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This chapter is from the book

This chapter is from the book

Understanding Video Connector Types

When selecting a monitor or projector for use with a particular video card or integrated video port, it's helpful to understand the physical and feature differences between different video connector types, such as VGA, DVI, HDMI, Component/RGB, S-video, and composite.

VGA

VGA is an analog display standard. By varying the levels of red, green, or blue per dot (pixel) onscreen, a VGA port and monitor can display an unlimited number of colors. Practical color limits (if you call more than 16 million colors limiting) are based on the video card's memory and the desired screen resolution.

All VGA cards made for use with standard analog monitors use a DB-15F 15-pin female connector, which plugs into the DB-15M connector used by the VGA cable from the monitor. Figure 3-20 compares these connectors.

Figure 3-20

Figure 3-20 DB15M (cable) and DB15F (port) connectors used for VGA video signals.

DVI

The DVI port is the current standard for digital LCD monitors. The DVI port comes in two forms: DVI-D supports only digital signals, and is found on digital LCD displays. Most of these displays also support analog video signals through separate VGA ports. However, video cards with DVI ports use the DVI-I version, which provides both digital and analog output and supports the use of a VGA/DVI-I adapter for use with analog displays. Figure 3-21 illustrates a DVI-D cable and DVI-I port.

Figure 3-21

Figure 3-21 DVI-I video port and DVI-D video cable.

HDMI

Video cards and systems with integrated video that are designed for home theater use support a unique type of digital video standard known as High-Definition Multimedia Interface (HDMI). HDMI is unique in its ability to support digital audio as well as video through a single cable. HDMI ports are found on most late-model HDTVs as well as home theater hardware such as amplifiers and DVD players.

The most recent HDMI standard, version 1.3b, supports up to 1080p HDTV, 24-bit or greater color depths, and various types of uncompressed and compressed digital audio. However, all versions of HDMI use the cable shown in Figure 3-22 and the port shown in Figure 3-23.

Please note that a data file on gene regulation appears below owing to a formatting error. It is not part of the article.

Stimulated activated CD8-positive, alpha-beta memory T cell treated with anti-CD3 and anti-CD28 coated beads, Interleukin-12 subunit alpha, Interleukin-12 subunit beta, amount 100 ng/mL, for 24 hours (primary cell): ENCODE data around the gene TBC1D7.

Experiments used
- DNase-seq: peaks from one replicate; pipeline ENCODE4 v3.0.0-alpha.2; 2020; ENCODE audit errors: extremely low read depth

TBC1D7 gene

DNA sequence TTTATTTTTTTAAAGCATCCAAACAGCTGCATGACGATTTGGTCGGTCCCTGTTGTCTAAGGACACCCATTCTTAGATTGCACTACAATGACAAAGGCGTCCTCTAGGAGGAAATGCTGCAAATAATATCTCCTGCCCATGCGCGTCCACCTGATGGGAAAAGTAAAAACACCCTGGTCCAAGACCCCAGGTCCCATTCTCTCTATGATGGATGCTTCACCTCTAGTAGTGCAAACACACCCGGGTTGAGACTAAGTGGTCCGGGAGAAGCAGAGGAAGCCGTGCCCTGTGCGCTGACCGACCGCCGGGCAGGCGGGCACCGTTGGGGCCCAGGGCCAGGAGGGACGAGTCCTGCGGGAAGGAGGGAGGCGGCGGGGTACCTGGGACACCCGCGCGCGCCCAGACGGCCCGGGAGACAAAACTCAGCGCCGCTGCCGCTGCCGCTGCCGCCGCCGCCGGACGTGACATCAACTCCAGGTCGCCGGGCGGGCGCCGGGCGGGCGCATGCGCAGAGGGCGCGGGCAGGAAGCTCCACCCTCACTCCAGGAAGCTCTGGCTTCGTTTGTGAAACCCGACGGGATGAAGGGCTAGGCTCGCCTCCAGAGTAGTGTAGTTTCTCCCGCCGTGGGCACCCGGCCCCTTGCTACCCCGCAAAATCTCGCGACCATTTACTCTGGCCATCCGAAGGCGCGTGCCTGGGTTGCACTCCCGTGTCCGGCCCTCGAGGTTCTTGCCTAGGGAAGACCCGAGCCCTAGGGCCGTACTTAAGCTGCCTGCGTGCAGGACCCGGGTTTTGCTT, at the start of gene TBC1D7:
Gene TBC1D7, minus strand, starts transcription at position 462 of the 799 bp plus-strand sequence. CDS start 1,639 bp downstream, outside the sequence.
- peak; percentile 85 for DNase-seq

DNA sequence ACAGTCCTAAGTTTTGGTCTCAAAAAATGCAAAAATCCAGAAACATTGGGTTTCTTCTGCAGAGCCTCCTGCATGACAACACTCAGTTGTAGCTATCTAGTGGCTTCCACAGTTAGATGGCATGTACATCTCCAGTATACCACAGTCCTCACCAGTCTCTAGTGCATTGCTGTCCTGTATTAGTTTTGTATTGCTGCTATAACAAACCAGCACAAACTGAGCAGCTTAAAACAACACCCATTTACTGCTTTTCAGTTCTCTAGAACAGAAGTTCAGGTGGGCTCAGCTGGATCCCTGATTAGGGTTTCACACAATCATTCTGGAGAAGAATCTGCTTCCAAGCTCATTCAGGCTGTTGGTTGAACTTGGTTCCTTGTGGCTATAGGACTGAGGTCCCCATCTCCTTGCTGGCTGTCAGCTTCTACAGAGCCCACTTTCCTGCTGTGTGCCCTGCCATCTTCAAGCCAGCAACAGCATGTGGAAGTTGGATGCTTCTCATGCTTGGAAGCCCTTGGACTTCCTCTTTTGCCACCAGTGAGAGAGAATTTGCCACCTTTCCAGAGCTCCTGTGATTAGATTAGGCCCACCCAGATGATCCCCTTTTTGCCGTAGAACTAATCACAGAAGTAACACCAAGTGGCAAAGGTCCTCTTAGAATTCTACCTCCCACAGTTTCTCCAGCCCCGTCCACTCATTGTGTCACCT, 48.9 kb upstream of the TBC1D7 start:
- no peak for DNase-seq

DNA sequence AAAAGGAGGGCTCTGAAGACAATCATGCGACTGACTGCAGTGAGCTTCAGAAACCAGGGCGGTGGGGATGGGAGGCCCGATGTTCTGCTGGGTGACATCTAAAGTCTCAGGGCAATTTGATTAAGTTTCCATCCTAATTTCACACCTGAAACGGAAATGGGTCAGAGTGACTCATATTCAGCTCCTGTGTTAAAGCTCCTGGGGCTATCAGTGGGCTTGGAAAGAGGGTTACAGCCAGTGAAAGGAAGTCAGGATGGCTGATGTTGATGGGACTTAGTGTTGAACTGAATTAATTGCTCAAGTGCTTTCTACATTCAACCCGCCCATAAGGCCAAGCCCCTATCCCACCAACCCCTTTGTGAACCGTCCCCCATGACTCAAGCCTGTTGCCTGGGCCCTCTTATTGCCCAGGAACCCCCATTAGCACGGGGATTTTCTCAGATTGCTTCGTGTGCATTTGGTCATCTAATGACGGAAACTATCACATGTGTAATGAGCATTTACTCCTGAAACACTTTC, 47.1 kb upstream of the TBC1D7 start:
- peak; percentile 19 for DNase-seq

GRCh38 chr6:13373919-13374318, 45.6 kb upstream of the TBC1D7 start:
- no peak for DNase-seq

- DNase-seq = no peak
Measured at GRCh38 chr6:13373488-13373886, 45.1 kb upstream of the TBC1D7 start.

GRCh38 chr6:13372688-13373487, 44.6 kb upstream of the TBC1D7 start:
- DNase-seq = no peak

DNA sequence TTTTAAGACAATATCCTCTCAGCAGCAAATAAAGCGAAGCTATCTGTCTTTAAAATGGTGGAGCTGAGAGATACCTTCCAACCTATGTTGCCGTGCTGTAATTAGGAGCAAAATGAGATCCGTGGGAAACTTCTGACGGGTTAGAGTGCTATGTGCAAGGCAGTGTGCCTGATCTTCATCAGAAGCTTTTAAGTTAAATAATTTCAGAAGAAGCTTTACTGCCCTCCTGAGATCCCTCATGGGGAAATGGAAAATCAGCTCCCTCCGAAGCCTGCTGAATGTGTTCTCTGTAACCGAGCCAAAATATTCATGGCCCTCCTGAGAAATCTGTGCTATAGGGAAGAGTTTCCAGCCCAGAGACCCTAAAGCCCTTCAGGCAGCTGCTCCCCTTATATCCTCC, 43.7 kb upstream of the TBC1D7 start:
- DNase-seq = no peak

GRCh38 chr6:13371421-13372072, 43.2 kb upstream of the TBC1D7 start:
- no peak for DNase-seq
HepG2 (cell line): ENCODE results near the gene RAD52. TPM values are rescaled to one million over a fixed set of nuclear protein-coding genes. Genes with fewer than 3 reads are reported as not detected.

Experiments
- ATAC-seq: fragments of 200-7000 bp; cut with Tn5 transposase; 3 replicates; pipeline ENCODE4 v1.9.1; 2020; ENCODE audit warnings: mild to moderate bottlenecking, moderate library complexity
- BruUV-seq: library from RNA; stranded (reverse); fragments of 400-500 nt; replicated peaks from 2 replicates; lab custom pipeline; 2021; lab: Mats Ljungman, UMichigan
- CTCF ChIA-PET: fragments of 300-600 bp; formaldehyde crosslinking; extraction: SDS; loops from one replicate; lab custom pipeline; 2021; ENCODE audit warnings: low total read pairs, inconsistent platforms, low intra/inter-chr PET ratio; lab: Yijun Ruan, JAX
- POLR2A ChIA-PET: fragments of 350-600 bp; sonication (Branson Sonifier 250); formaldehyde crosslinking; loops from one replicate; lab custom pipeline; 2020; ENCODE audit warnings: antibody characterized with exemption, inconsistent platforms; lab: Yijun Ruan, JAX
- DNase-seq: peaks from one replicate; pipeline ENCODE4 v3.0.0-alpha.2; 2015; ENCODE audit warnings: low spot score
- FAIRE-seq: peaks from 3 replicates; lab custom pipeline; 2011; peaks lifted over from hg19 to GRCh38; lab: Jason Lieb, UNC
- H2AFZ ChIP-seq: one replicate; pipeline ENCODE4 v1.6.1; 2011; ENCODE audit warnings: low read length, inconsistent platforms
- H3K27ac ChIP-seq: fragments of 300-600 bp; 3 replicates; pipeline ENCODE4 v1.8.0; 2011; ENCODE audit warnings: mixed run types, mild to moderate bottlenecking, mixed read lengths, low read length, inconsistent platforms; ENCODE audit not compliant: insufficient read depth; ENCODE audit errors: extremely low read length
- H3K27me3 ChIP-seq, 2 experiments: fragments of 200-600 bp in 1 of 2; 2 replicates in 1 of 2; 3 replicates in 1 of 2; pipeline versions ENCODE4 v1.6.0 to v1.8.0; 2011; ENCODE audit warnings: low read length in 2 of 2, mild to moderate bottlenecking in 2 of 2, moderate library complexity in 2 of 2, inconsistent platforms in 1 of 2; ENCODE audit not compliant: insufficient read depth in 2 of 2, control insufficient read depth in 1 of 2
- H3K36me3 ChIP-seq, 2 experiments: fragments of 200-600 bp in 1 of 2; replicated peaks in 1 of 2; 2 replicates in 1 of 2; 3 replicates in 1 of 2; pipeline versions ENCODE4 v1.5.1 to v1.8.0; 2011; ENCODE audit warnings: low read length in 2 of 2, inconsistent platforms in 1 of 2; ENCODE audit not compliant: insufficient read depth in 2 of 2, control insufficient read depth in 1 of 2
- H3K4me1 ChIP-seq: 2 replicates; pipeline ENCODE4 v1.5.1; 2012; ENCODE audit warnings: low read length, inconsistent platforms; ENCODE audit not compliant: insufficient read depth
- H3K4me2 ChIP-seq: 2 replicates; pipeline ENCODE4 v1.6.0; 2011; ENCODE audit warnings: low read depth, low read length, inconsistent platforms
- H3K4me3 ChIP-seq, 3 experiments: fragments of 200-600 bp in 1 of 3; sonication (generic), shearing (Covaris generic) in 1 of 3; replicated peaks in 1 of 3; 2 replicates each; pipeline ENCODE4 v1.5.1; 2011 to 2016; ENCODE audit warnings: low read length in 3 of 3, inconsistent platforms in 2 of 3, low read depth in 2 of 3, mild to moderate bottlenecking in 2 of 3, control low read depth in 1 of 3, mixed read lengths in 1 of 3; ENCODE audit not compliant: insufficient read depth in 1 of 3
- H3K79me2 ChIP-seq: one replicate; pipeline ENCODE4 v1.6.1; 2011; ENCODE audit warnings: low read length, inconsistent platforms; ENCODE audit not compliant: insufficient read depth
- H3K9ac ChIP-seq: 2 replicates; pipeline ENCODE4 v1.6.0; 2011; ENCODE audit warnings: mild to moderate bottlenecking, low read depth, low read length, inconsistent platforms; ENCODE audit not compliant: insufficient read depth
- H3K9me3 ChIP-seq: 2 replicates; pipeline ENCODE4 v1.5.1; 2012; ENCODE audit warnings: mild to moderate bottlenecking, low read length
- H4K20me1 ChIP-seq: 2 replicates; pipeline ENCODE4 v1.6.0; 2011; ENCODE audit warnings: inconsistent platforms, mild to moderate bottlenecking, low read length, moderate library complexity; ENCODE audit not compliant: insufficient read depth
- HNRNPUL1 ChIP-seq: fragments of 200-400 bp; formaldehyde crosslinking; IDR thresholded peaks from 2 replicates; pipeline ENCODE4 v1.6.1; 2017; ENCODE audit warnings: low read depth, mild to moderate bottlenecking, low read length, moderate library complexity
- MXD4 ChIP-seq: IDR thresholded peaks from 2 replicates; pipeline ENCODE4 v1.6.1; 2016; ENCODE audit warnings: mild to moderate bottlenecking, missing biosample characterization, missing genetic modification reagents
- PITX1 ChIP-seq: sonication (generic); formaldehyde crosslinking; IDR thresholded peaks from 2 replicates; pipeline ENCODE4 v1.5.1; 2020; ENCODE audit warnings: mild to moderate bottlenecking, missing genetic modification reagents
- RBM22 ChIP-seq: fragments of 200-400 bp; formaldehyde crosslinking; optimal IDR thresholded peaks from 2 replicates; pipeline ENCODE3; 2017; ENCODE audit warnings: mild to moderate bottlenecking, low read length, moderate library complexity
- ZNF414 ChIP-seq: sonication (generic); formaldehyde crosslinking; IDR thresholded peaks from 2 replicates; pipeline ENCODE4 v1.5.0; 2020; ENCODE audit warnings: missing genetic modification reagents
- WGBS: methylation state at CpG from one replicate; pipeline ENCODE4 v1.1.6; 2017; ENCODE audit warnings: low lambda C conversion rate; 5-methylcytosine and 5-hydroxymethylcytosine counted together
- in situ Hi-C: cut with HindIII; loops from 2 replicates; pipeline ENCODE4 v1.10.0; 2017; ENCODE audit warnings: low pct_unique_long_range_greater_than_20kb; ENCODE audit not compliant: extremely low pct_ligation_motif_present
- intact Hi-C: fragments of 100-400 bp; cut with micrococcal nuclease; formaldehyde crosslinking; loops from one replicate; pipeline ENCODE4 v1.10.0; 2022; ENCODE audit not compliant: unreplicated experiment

Figure 3-22

Figure 3-22 HDMI cable (right) compared to DVI-D cable (left).

Figure 3-23

Figure 3-23 HDMI, DVI-D, and VGA ports on the rear of a typical PC built for use with Windows Media Center and home theater integration.

Systems and video cards with integrated HDMI ports might also feature DVI-I or VGA ports, as in Figure 3-23.

A converter cable with a DVI connector on one end and an HDMI connector on the other end can be used to interface a PC with an HDTV if the PC doesn't have an HDMI port.

Component/RGB

Some data projectors and virtually all HDTVs support a high-resolution type of analog video known as component video. Component video uses separate RCA cables and ports to carry red, green, and blue signals, and can support up to 720p HDTV resolutions.

S-Video

S-video divides a video signal into separate luma and chroma signals, providing a better signal for use with standard TVs, projectors, DVD players, and VCRs than a composite signal. The so-called "TV-out" port on the back of many video cards is actually an S-video port.

Composite

The lowest-quality video signal supported by PCs is composite video, which uses a single RCA cable and port to transmit a video signal. Video cards sold in Europe usually use a composite signal for their TV-out signal.

Composite video can be used by standard definition TVs (SDTVs) and VCRs. If you need to connect a PC with an S-video port to a TV or VCR that has a composite port, you can use an S-video to composite video adapter.

Figure 3-24 compares component, S-video, and composite video cables and ports to each other. Note that composite video cables are often bundled with stereo audio cables, but can also be purchased separately.

Figure 3-24

Figure 3-24 Composite video and stereo audio, S-video, and component video cables and ports compared.

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